Jennifer Trinkle Therapy
Therapy for children and former children
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Articles by Jennifer Trinkle on parenting kids and teens and on therapy.

Talking with your son about sexual consent


Talking with your preteen or teenage son about sex can be awkward. Talking with him about sexual consent may feel even more so. The default parent go-to is often to provide the rules:  

  • No always means no (although in current thinking, the idea is that yes means yes, which focuses on getting positive consent).

  • The absence of no does not mean yes.

  • Consent to one form of sexual contact does not mean consent to further contact.

  • Even when the answer has been an enthusiastic yes, either partner can decide to stop at any time.

  • Consent is not possible–or legal–when he or his partner are under the influence of alcohol or drugs. 

Facts and rules set clear expectations and boundaries. However, discussing consent with a potential partner in the heat of the moment may not feel straightforward. In addition, although the general stereotype of teen boys is that they are always ready for sex, your son likely has boundaries of his own, though he may not be aware of them. 

A series of conversations

Like consent itself, which consists of a series of check-ins as partners become more intimate, the best way to prepare your son for a lifetime of consensual sex is to start these conversations early and have them often. If you start this before puberty kicks in, that’s ideal, but it’s never too late to bring it up. You can also supplement these conversations with books (see resources below).

First steps: How will he know when he’s ready?

The best place to start is by talking with him about how he will “know” he is ready for physical contact with a potential partner (this section owes a lot to a Speaking of Psychology interview with Andrew Smiler, PhD, author of Dating and Sex:  A Guide for 21st Century Teen Boys) You don’t need to start with the big stuff. You can start small with conversations about when he would know he was ready for holding hands or kissing. Over time you can move on to conversations about other sexual contact.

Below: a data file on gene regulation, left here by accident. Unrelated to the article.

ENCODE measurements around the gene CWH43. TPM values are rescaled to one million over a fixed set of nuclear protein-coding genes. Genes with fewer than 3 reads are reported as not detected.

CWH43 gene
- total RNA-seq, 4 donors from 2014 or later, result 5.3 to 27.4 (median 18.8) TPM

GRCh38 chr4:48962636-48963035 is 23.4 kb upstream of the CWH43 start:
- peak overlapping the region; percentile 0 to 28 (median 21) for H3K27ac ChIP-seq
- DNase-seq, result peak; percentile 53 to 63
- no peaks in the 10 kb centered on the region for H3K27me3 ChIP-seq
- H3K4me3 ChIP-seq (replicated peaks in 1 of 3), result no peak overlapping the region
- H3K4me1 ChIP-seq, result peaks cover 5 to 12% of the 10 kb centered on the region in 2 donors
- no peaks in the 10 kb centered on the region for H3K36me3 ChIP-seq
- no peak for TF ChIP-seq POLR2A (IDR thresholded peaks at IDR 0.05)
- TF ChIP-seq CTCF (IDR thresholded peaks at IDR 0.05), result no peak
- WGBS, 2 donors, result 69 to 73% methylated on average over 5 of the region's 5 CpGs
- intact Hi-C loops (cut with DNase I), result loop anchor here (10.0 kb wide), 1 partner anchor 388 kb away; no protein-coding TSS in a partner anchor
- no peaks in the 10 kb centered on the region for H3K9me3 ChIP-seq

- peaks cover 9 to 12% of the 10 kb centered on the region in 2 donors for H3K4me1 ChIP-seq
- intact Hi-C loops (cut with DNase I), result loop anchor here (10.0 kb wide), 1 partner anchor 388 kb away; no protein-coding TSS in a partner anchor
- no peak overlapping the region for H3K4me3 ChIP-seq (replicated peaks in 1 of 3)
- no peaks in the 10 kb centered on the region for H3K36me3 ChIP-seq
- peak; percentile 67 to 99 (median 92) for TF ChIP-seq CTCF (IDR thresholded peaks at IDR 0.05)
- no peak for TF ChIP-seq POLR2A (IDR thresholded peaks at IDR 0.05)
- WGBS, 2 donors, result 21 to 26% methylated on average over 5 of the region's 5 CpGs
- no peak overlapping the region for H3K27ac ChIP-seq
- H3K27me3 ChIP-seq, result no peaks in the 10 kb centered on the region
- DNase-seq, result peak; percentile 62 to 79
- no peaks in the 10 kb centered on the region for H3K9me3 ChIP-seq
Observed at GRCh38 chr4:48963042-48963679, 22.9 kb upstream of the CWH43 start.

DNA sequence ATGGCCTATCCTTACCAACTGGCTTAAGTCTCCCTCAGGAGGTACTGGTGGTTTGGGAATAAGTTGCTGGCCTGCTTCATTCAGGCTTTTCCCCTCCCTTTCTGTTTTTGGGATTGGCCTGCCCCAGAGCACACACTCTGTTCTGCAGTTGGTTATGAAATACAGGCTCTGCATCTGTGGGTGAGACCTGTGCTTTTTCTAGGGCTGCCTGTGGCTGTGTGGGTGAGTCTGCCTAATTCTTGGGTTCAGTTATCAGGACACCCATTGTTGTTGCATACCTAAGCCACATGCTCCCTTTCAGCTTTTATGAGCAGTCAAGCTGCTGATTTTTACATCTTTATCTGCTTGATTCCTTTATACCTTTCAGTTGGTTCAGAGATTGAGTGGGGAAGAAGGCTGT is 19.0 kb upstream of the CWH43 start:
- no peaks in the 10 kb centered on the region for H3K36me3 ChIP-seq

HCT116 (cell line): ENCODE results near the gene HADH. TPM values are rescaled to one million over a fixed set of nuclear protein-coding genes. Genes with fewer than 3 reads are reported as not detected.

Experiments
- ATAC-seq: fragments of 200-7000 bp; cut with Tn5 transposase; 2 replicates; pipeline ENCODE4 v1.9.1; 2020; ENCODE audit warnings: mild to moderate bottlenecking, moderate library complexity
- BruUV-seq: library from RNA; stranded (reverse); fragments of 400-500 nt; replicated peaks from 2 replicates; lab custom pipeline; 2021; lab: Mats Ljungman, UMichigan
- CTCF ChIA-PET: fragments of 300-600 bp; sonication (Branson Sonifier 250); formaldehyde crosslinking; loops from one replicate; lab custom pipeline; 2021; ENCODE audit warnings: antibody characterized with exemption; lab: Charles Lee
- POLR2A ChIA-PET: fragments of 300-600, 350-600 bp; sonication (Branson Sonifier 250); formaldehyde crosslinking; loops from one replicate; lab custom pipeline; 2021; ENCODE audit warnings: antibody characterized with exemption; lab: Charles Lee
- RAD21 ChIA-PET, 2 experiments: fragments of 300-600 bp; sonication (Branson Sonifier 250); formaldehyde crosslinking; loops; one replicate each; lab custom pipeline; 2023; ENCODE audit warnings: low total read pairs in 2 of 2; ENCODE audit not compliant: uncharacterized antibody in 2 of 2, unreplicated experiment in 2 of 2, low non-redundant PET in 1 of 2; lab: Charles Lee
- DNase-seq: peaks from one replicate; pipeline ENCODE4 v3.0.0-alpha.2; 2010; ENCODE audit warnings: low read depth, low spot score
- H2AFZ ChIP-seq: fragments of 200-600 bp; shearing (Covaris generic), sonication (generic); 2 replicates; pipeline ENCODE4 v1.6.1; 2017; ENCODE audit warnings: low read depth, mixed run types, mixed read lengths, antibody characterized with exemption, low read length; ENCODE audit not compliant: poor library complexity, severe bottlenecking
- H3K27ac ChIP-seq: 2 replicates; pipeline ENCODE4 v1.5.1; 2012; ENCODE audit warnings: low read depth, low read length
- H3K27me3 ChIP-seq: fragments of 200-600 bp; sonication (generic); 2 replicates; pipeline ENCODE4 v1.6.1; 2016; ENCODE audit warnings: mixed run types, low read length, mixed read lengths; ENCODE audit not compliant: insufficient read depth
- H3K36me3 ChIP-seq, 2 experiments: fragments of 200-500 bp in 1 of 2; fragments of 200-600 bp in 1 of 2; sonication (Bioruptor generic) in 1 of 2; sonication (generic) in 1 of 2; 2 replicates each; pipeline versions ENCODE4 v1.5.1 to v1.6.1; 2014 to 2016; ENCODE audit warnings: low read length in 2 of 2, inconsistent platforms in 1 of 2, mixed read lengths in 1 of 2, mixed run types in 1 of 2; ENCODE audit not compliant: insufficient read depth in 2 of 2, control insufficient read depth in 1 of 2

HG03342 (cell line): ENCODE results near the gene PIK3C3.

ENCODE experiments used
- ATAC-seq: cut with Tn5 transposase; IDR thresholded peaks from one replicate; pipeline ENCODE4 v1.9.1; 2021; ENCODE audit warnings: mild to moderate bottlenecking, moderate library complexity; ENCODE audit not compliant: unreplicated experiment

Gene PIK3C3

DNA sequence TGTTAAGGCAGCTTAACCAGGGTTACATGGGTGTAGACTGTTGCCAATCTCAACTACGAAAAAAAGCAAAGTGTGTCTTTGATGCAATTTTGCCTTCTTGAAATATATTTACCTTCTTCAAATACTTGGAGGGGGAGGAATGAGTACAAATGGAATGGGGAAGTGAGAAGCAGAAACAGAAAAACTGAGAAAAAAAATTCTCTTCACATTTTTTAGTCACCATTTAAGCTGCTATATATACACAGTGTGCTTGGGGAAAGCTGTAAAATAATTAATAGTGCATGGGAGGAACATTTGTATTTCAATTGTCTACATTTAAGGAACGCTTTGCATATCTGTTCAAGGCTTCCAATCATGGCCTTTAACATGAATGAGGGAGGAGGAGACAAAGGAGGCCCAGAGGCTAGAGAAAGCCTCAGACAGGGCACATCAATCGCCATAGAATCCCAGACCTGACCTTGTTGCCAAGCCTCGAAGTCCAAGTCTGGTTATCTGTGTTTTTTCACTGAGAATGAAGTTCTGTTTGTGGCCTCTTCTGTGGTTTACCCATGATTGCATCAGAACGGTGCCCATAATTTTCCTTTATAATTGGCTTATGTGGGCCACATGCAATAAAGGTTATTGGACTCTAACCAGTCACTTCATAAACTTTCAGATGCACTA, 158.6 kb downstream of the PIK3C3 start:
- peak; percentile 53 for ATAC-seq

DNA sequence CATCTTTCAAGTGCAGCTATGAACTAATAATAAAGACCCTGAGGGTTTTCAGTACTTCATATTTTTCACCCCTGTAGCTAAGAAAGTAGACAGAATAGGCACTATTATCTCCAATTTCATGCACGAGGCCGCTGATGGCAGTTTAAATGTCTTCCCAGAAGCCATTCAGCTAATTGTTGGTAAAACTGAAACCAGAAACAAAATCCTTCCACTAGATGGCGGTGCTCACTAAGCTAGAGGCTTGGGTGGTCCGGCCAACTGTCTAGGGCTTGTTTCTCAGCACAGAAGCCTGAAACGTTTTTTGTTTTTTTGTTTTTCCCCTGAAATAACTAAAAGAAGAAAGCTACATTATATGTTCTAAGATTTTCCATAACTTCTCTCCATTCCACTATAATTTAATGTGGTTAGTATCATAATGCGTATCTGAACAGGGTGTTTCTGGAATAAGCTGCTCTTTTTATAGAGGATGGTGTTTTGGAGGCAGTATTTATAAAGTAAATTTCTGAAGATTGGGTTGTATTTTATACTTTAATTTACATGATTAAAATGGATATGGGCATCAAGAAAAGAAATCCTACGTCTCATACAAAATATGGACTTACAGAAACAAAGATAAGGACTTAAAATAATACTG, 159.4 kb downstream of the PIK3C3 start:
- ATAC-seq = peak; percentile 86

The benefit to starting with your teen’s wants and needs is that it will get him thinking through his own readiness and signs that he wants to take things to another level with a romantic partner. In my experience as a counselor, I have found that teen boys often have sexual boundaries that get glossed over by assumptions that they are always ready to have sex and to go as far as they can with a partner. By opening these assumptions up for exploration, you can help your son not only think about his needs for consent, but also think about how he would ask a potential partner about her or his needs and boundaries.

These conversations are practice

These conversations, particularly at the beginning, will likely be awkward, as awkward as his initial conversations about consent will be with future potential partners. By working through that awkwardness with him, you show your son that those conversations are vital and that moments of awkwardness can be tolerated.


These are some books that might be helpful to you or your son, both about sex and about consent. They sometimes contain graphic information about the mechanics of bodies, sex, and particular sex acts. Please take a look at reviews for these books to make sure they fit with your family’s beliefs and approaches before passing on to your son.

Dating and Sex:  A Guide for 21st Century Teen Boys by psychologist Andrew Smiler, PhD.

Sex: An Uncensored Introduction by Nikol Hasler

What Does Consent Really Mean? a graphic novel by Pete Wallis, Joseph Wilkins, and Thalia Wallis